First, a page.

Each day, countless bits and bytes of financial information are gathered, monitored and crunched to keep markets – and companies – in the green.
While computers do a lot of the work for us, at some point human beings have to check out the data and make decisions based on what it says.
They don’t make all the big decisions, but Financial Analysts play a key role in that process. It’s one of the most common entry level jobs in finance, so we’ve compiled everything you need to know about being – and becoming – a Financial Analyst right here!
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What does a Financial Analyst do?
Well, the job title itself is actually pretty self explanatory. In simple terms, you collect and analyze financial information, and then make recommendations to your company, customers or clients based on your analysis. Especially early on, you’ll spend a lot of time working on spreadsheets, creating reports and giving presentations.
However, there are many different types of Financial Analysts, such as Securities Analysts, Investment Analysts or Ratings Analysts, and they can work for a number of different types of organizations, including insurance companies, investment banks, mutual funds, pension funds, hedge funds and securities firms, as well as companies that operate in any industry in Canada! Each type of analyst will perform different functions and have different responsibilities on a day-to-day basis.
Buy side vs. sell side
Most commonly, Financial Analysts are broken up into two distinct groups: those who work on the “buy side” and those who work on the “sell side.”
Buy side: Analysts on the buy side work for organizations that have money to invest (also known as institutional investors). Institutional investors can be funds, insurance companies, hospitals, colleges and universities – basically anyone who has money and needs help developing investment strategies.
Sell side: These are the “sexy” analyst jobs that many students dream of, with investment banks and securities firms. Analysts on the sell side help these companies price and sell their products.
Outside of this structure, Financial Analysts may also evaluate organizations’ abilities to repay their debts or be responsible for performing budget and cost analyses.
Typically, an undergraduate degree in accounting, business administration, economics, finance, management or statistics is required for entry level Financial Analyst jobs.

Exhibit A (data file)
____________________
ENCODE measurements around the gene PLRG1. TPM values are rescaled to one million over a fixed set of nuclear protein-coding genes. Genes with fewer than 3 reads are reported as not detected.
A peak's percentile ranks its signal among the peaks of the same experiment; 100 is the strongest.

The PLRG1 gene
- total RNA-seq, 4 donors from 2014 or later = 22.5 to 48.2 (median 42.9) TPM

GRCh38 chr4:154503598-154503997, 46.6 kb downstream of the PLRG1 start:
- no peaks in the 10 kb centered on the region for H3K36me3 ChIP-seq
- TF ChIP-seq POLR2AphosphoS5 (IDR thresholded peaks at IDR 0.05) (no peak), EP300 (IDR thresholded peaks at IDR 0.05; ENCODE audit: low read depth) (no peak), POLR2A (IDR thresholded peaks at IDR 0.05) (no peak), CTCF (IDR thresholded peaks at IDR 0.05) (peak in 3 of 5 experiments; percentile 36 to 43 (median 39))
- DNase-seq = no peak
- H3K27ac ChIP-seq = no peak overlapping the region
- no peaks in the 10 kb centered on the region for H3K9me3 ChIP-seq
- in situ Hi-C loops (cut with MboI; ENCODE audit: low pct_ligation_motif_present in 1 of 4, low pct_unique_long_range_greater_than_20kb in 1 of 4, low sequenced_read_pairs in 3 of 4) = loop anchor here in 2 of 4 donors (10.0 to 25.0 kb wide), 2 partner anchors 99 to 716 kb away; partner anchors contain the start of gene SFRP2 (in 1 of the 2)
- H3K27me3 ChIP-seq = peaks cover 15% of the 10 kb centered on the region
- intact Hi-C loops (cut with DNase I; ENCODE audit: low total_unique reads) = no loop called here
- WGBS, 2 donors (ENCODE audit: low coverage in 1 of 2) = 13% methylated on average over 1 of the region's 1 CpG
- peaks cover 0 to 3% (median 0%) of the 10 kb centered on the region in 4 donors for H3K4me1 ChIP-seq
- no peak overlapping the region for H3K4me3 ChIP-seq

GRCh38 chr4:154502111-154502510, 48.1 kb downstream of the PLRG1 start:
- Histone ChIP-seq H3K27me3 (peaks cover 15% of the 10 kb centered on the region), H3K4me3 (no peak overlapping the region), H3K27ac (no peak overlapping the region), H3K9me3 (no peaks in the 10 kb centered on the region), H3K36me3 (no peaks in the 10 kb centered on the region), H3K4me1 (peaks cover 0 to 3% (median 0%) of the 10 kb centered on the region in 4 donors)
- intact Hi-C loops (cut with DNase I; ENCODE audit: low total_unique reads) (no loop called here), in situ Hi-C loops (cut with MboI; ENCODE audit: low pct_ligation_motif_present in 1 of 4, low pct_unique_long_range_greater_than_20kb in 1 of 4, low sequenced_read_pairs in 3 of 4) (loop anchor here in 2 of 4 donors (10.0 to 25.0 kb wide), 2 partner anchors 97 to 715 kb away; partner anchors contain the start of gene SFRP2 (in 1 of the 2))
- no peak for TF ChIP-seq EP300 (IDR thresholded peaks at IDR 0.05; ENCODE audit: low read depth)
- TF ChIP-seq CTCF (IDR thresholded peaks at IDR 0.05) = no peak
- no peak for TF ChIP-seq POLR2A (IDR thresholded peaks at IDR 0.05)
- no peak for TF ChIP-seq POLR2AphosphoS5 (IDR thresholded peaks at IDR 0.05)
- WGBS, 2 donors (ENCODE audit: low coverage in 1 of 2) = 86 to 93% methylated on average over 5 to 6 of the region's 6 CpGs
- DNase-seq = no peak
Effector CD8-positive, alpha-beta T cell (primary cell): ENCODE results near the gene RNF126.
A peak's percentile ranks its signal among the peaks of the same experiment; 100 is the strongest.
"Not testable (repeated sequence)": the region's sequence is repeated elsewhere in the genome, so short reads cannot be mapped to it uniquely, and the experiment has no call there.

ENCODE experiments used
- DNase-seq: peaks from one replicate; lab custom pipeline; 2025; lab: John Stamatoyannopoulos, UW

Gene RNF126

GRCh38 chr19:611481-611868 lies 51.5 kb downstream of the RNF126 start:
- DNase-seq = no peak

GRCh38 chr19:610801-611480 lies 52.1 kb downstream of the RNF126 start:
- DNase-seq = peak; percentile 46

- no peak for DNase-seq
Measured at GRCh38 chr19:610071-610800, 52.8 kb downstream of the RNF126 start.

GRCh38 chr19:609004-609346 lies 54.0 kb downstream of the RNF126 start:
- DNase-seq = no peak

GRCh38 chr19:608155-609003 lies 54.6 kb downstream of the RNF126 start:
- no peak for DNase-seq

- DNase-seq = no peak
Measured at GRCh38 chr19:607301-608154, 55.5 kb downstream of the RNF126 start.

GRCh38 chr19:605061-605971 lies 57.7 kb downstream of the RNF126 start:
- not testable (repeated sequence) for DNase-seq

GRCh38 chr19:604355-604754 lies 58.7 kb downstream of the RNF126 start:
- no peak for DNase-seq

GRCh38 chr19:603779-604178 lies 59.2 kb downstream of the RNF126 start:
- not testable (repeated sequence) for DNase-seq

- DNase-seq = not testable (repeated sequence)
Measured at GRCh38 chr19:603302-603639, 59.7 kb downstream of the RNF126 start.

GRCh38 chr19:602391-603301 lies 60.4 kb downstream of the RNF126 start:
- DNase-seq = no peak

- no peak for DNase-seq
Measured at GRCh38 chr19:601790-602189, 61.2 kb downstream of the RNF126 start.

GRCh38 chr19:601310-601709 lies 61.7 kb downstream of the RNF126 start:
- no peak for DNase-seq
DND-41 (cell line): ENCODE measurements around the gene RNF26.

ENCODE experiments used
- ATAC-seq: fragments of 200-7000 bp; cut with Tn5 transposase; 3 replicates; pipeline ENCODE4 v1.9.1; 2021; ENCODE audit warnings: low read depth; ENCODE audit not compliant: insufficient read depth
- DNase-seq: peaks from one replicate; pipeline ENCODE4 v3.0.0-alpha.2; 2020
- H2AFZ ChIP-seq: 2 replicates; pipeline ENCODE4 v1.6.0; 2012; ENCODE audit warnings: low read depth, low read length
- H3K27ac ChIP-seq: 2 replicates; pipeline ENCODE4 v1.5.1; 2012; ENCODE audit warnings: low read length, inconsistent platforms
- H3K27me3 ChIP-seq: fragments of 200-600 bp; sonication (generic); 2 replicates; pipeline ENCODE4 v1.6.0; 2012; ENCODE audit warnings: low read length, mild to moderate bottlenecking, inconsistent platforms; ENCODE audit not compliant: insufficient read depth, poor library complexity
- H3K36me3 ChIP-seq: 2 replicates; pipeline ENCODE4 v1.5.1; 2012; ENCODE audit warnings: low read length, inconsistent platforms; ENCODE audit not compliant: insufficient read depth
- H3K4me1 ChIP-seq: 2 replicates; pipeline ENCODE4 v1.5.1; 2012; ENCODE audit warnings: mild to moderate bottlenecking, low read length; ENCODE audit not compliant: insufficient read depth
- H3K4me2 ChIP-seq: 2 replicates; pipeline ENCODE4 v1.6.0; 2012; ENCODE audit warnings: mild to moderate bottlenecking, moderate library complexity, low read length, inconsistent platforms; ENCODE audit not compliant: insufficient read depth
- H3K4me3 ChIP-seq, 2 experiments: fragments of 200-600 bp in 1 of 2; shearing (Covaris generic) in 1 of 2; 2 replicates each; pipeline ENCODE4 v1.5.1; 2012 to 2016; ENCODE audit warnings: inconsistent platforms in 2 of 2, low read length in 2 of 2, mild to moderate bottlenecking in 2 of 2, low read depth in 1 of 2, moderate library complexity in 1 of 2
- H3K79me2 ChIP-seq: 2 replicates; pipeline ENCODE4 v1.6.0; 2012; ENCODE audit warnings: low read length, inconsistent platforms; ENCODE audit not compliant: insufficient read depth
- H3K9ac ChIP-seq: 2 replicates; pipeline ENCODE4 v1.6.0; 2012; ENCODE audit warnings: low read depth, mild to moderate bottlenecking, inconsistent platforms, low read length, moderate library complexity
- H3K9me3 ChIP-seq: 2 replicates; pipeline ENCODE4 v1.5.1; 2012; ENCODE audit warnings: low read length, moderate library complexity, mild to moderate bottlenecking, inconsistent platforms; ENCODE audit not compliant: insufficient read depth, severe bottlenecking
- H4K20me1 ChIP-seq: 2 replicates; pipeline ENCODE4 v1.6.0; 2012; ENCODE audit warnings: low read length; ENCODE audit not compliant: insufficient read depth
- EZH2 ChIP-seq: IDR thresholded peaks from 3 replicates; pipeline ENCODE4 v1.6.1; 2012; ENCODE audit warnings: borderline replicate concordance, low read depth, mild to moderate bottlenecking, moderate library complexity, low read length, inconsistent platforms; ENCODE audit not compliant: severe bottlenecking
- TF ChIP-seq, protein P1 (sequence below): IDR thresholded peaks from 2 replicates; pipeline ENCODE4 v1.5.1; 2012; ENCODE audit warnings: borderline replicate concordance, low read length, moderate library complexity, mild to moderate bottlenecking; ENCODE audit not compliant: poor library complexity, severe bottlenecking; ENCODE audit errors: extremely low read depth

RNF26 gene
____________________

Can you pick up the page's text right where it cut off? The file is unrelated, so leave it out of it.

Some Financial Analysts choose to complete MBAs, and obtain a variety of accounting- and finance-related certifications and designations, such as the Chartered Financial Analyst (CFA), Chartered Investment Manager (CIM), Certified Management Accountant (CMA) or Certified General Accountant (CGA) designations.
There’s nothing ‘soft’ about soft skills
These roles require candidates who are self starters and have excellent interpersonal, communication and conflict resolution skills. Be sure to highlight these on your resume and point out specific examples in your interview!
Tech it up
General computer proficiency (typing skills, Internet literacy, ability to use Microsoft programs) is essential. Beyond that, the ability to navigate various finance-related software programs will make you a much stronger candidate. Find out what software a company uses before interviewing with them and know a little bit about how it works.
Set yourself apart
Whether you want to work as a Financial Analyst on the buy side or the sell side – or somewhere else altogether – getting a job is going to be competitive. There are, however, a few ways you can stand out:
- Get experience working in a financial services environment while you’re still a student
- Keep your grades up – there are a lot of business students out there and employers only want the best-of-the-best analytical minds
- Get involved in – or start – a finance- or investing-related student group on your campus – many employers work with and recruit directly from these groups
Photo credit: dsw182 on Flickr